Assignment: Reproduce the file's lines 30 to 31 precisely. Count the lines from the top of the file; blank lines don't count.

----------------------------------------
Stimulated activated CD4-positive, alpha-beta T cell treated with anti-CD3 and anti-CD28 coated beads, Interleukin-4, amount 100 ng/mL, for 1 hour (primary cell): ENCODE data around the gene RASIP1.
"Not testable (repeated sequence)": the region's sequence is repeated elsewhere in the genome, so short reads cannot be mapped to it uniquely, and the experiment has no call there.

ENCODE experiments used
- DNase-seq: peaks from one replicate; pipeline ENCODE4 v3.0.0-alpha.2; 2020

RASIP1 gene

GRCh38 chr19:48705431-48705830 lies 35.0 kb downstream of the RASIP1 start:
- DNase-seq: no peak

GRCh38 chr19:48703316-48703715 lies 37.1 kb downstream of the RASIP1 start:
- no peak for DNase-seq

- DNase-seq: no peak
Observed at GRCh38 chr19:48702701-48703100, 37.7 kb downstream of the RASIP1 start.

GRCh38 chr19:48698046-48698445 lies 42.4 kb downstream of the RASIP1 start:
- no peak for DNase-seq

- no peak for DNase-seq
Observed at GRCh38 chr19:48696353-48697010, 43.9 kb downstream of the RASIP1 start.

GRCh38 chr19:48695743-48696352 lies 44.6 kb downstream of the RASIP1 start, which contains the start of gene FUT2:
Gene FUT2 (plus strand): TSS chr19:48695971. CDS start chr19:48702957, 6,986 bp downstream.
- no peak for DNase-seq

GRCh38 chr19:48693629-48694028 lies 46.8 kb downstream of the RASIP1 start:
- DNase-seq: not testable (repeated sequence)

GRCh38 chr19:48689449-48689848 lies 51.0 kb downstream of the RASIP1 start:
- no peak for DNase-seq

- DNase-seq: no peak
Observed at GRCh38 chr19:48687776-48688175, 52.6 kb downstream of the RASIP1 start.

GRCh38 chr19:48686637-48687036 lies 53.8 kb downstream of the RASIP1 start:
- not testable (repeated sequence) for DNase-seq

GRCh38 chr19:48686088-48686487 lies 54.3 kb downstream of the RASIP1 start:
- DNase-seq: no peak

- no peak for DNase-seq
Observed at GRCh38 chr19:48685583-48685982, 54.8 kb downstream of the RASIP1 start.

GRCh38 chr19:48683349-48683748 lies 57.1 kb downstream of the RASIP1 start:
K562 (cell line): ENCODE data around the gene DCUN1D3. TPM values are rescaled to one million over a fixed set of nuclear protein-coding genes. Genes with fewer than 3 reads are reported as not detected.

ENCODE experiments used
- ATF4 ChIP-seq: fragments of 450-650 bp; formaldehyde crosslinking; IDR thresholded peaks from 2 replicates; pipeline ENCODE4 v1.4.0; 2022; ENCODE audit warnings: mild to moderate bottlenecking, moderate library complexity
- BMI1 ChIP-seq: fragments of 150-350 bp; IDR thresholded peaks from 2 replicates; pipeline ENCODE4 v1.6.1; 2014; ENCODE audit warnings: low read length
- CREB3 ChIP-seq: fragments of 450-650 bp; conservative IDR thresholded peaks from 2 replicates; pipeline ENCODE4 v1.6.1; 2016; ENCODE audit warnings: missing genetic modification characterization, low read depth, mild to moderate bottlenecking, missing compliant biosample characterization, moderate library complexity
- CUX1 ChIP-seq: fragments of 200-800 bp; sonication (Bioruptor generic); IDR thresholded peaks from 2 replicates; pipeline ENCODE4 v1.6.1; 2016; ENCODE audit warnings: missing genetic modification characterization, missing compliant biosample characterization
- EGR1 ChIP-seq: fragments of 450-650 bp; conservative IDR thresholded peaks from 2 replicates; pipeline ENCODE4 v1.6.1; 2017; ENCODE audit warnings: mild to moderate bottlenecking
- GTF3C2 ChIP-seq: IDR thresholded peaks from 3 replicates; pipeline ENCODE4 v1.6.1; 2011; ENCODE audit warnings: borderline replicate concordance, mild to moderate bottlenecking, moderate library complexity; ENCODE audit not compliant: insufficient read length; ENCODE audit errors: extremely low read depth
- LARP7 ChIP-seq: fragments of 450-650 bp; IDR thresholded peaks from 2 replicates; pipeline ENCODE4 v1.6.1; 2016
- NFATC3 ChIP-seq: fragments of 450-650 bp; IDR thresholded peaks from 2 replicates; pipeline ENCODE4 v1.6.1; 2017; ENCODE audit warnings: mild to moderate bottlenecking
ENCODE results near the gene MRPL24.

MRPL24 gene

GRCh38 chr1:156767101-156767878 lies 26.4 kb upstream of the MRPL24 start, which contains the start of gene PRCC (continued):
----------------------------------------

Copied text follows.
Observed at GRCh38 chr19:48685583-48685982, 54.8 kb downstream of the RASIP1 start.

GRCh38 chr19:48683349-48683748 lies 57.1 kb downstream of the RASIP1 start: